8. Thanks Marjorie for picking up on Jung.

    ‘Wholeness’ was certainly a central theme of his work – as it had been in German thought at least since the days of Schiller. The debates tended to recur every time Western philosophers were reintroduced to Indian monism – more specifically Indian Brahmanism. Monism led Jung to adopt the Hegelian system still prevalent at his time, proposition and antithesis resolved at a higher level (synthesis), but applied to feeling and intention as well as thought.

    Yet at the same time, Jung was drawn to Tibetan Buddhism. In fact he once said that he owed all his greatest insights to the Tibetan Book of the Dead. The essence of Buddhist philosophy is however ‘no-thing-ness’ rather than Oneness. There is no God, Brahman, Wholeness – no ultimate substance in which we all partake. Instead every supposed thing arises purely in dependence on every other thing: no thing has any independent existence – there is no eternal soul.

    Once the relative / interdependent nature of phenomena is understood then it is possible to transform one into another (as in alchemy). When it comes to states of mind, then the more usual method of transformation is by imagining a picture (a saint, a role model, an archetype, a mandala etc) and projecting it outwards. After a period of meditation on the image, the meditator reabsorbs it. Repeated creation, projection and absorptions should eventually produce the desired mental state. [There are many other mental exercises but this is the more usual.]

    So there we have the fundamental paradox in Jung’s work – the integration of disparate entities or forces into a ‘wholeness’ or the acceptance of ‘no-thing-ness’ and an awareness of their interdependent arising. I suppose the end is the same in either case since wholeness or completeness is by definition a no-thing-ness.

    We are then left with the directionality of the individuation process. Starting with the ‘Self’ we can presumably extend it, like a metaphorical balloon, until it is infinite and eternal or we can go the opposite way with the cessation of all perturbations (thoughts, feelings and intentions) and the total negation of the ‘Self’ . The journey is all there really is and the direction is our own individual choice.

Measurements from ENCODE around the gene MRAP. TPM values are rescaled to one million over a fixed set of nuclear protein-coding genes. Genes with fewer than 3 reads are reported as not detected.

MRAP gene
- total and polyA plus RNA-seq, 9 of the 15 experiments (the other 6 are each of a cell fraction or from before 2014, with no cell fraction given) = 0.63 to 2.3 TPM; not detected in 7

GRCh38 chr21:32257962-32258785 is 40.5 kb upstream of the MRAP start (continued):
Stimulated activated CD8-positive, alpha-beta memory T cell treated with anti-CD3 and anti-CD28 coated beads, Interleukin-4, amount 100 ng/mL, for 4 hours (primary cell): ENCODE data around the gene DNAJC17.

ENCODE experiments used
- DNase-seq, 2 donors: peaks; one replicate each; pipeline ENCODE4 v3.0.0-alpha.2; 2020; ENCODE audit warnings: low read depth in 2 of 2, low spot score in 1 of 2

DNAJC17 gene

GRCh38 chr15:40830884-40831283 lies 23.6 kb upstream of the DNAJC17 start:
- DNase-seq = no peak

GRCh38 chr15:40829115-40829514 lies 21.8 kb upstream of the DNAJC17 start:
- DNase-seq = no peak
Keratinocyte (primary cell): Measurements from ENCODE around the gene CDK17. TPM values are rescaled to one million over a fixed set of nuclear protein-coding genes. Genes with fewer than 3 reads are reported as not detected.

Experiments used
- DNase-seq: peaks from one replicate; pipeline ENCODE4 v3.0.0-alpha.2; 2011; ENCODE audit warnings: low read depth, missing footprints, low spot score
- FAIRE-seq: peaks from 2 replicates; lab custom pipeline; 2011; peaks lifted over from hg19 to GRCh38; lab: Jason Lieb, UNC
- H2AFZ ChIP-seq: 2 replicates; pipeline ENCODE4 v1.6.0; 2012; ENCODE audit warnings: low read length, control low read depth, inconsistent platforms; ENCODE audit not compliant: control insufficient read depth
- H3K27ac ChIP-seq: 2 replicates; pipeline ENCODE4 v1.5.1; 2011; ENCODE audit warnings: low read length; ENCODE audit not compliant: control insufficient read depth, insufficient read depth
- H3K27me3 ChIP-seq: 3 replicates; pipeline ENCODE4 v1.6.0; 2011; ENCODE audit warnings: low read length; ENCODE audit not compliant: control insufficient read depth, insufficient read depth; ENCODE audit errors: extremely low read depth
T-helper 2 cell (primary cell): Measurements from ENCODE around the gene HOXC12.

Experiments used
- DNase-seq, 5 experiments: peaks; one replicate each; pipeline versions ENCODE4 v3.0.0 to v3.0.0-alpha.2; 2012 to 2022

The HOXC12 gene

• Great summery, Liz. Jung wrote a commentary on the Tibetan Book of the Dead and was fascinated by the Tibetan mandala as yet another symbol of wholeness and I believe even looked into Ufos in his ‘Flying Saucers: A Modern Myth of Things Seen in the Sky.’

      Have you seen those beautiful sand mandalas, constructed by monks over an extended period of time while chanting and performing ritual? When completed, the monk runs his fist through the mandala, destroying it. Such a profound expression of the transience and impermanence of all things.

      • Hi Virgoflake

        I would just like to add that mandalas are not symbols of wholeness but instead represent different aspects of the universe (the word universe being used here in an everyday sense). They can be found in many cultures but particularly in Japan, China and Tibet.

        The belief is that, during meditation, by entering the mandala and proceeding towards its center you are guided through the cosmic process of transforming the universe from one of suffering into one of joy and happiness. Sometimes in the West this is taken literally in that adherents walk around mandala gardens before sitting at the centre to meditate.